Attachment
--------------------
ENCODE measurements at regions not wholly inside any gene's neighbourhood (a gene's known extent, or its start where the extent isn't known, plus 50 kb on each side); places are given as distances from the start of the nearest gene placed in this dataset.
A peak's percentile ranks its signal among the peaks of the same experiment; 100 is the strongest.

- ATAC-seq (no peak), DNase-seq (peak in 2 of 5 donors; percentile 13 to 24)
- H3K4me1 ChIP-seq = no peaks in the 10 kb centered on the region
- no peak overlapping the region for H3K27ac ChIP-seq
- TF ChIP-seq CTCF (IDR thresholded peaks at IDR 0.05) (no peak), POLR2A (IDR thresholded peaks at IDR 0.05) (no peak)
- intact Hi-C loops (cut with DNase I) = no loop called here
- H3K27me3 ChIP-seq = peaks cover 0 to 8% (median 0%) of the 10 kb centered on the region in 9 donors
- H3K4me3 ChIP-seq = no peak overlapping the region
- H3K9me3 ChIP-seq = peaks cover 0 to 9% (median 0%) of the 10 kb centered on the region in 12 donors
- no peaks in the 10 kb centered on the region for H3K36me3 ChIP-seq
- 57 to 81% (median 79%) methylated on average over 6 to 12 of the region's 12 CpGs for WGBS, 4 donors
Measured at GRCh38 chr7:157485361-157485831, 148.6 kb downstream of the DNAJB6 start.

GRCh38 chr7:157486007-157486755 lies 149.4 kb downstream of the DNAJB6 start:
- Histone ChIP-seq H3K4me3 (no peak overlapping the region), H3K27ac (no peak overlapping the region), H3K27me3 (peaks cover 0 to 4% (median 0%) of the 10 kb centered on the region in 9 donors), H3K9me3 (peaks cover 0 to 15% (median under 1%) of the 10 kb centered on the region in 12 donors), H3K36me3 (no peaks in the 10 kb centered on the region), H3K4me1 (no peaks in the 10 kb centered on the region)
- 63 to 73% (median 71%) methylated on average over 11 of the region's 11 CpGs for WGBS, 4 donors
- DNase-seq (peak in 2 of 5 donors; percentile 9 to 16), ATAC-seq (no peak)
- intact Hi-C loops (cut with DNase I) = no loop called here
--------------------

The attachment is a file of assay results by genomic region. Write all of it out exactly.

ENCODE measurements at regions not wholly inside any gene's neighbourhood (a gene's known extent, or its start where the extent isn't known, plus 50 kb on each side); places are given as distances from the start of the nearest gene placed in this dataset.
A peak's percentile ranks its signal among the peaks of the same experiment; 100 is the strongest.

- ATAC-seq (no peak), DNase-seq (peak in 2 of 5 donors; percentile 13 to 24)
- H3K4me1 ChIP-seq = no peaks in the 10 kb centered on the region
- no peak overlapping the region for H3K27ac ChIP-seq
- TF ChIP-seq CTCF (IDR thresholded peaks at IDR 0.05) (no peak), POLR2A (IDR thresholded peaks at IDR 0.05) (no peak)
- intact Hi-C loops (cut with DNase I) = no loop called here
- H3K27me3 ChIP-seq = peaks cover 0 to 8% (median 0%) of the 10 kb centered on the region in 9 donors
- H3K4me3 ChIP-seq = no peak overlapping the region
- H3K9me3 ChIP-seq = peaks cover 0 to 9% (median 0%) of the 10 kb centered on the region in 12 donors
- no peaks in the 10 kb centered on the region for H3K36me3 ChIP-seq
- 57 to 81% (median 79%) methylated on average over 6 to 12 of the region's 12 CpGs for WGBS, 4 donors
Measured at GRCh38 chr7:157485361-157485831, 148.6 kb downstream of the DNAJB6 start.

GRCh38 chr7:157486007-157486755 lies 149.4 kb downstream of the DNAJB6 start:
- Histone ChIP-seq H3K4me3 (no peak overlapping the region), H3K27ac (no peak overlapping the region), H3K27me3 (peaks cover 0 to 4% (median 0%) of the 10 kb centered on the region in 9 donors), H3K9me3 (peaks cover 0 to 15% (median under 1%) of the 10 kb centered on the region in 12 donors), H3K36me3 (no peaks in the 10 kb centered on the region), H3K4me1 (no peaks in the 10 kb centered on the region)
- 63 to 73% (median 71%) methylated on average over 11 of the region's 11 CpGs for WGBS, 4 donors
- DNase-seq (peak in 2 of 5 donors; percentile 9 to 16), ATAC-seq (no peak)
- intact Hi-C loops (cut with DNase I) = no loop called here